The Albanese government must invest in clearing the lengthy visa application backlog, or else home affairs will remain known as the department of “human misery and economic carnage”, Labor MP Julian Hill has said.
Hill made the comments in an interview backing the home affairs minister Clare O’Neil’s decision to bring more permanent workers to help tackle workforce shortages, but warned it is a “bandaid and sticky tape job, not a sustainable long-term fix”.
The Asylum Seeker Resource Centre and Migrant Workers Centre have warned the push to prioritise skilled workers should not come at the expense of asylum seekers who need work rights and onshore workers and family members who face long waits.
On Wednesday, O’Neil told the Australian Financial Review that 60,000 permanent visa applications lodged by skilled workers based overseas will go to the top of the pile, at the expense of applications by temporary visa holders already in Australia.
O’Neil said the government has “got to get the system moving again, and then we have to have the deeper conversation” about the “size and composition of the migration program” – foreshadowing Australia may accept more migrants after the September jobs summit.
Hill, a member of the joint migration committee in the last parliament, said that prioritising permanent skilled applicants offshore “is obviously the right decision right now”.
But he warned without an increase in capacity “the department of home affairs will remain better known as the department of human misery and economic carnage”.
“Businesses, the international education sector as well as families right across Australia despair at the blackhole of the visa and citizenship processing system,” he said.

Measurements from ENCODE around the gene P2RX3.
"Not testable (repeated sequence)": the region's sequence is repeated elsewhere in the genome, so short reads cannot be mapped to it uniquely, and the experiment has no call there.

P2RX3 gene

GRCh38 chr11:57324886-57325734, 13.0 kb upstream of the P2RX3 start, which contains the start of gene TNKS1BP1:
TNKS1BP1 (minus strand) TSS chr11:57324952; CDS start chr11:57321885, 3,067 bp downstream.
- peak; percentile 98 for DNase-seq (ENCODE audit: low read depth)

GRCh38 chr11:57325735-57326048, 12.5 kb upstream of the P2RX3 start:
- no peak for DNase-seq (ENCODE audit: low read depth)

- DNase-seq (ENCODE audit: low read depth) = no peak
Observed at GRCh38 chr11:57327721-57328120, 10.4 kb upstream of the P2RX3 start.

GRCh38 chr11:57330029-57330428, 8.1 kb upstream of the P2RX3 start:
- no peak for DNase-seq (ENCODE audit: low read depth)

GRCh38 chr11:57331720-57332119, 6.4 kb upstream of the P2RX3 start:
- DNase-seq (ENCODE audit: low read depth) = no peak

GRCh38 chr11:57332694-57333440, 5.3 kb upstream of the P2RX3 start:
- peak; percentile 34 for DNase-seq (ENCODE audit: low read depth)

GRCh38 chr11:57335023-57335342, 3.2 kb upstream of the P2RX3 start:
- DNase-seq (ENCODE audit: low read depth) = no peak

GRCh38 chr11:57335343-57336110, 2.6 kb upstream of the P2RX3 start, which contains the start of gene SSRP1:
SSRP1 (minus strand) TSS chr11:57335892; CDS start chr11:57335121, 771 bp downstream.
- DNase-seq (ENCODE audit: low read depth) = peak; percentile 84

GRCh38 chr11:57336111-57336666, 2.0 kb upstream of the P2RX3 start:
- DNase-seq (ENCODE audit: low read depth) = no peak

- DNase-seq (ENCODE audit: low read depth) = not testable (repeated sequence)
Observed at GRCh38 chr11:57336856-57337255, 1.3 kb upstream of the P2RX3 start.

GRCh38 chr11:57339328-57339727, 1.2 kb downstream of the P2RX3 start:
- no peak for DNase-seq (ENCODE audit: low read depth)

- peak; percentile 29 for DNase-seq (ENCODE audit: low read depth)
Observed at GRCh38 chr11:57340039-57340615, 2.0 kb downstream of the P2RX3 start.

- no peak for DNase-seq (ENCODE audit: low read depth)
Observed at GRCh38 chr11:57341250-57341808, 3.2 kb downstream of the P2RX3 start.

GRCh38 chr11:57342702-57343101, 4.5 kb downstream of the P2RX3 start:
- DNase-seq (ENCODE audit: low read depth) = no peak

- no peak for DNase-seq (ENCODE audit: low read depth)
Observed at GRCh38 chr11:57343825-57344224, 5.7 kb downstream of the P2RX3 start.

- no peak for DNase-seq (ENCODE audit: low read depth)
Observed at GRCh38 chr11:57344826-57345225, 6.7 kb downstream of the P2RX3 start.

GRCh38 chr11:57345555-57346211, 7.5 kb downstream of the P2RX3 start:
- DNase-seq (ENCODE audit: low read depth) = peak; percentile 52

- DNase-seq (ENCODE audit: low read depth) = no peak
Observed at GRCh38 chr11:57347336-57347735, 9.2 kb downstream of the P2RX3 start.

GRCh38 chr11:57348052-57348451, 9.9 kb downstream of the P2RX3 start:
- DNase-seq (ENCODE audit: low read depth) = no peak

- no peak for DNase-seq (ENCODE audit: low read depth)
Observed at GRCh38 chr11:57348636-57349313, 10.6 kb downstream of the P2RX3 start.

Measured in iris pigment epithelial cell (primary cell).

“Every day my office sees a sea of sad, angry and desperate people …
It’s not rocket science: we need more staff for visa processing to the clear the backlog and keep waiting times down.
“Otherwise we’ll play the same game of whack-a-mole the former government played for years: to scramble over and whack one problem … [while] two others emerge.”
Migrant Workers Centre chief executive, Matt Kunkel, said lengthy visa processing times and the “limbo” of bridging visas can delay migrant children’s education, require them to pay expensive international student fees, and makes it difficult to obtain housing.
“Without the certainty of permanent visas, they are unable to plan their lives. The psychological toll is immense.”
“We’ve heard from workers who’ve been waiting over two years for a permanent visa, despite meeting all the eligibility requirements,” he said, citing applicants for the 887 skilled regional visa.
Kunkel welcomed the Albanese government’s focus on permanent migration, but added that “workers who stayed in Australia and did essential work throughout the pandemic shouldn’t be left behind”.
“We’re hearing the frustration of onshore applicants – they made sacrifices to stay in Australia without any support during Covid.
“They worked hard to support themselves and our communities. Now they are telling us they feel forgotten.”
ASRC director of advocacy and campaigns, Jana Favero, said many of the 60,000 asylum seekers in Australia don’t have a guaranteed right to work, suggesting the government should prioritise both cohorts at once.
Of people in the ASRC’s employment program, half work in areas of workforce shortages including carers, hospitality, IT and finance, she said.
“There is an opportunity to quickly solve what is a humanitarian need and the skills shortage,” Favero said.
“There has been a direction to speed up visa processing. We would prefer there was more focus on those in Australia at the moment.”
Associate professor Anna Boucher at the University of Sydney agreed the visa system needs “a massive influx of staff to deal with this” and reduce the backlog of close to 1m visa applications, of which about a third are for family visas.
Boucher said that 70% of partner visas took 20 months to process, meaning many faced “almost two years to reunify with your spouse”.
“It’s possible that [prioritising permanent skilled workers] will mean they will have to move processing away from temporary migrants, or family, or asylum based claims.
“If I were sponsoring a partner, or a humanitarian visa applicant I would be very annoyed.”
The Australian National Audit Office is conducting an audit of parent and partner visa wait times.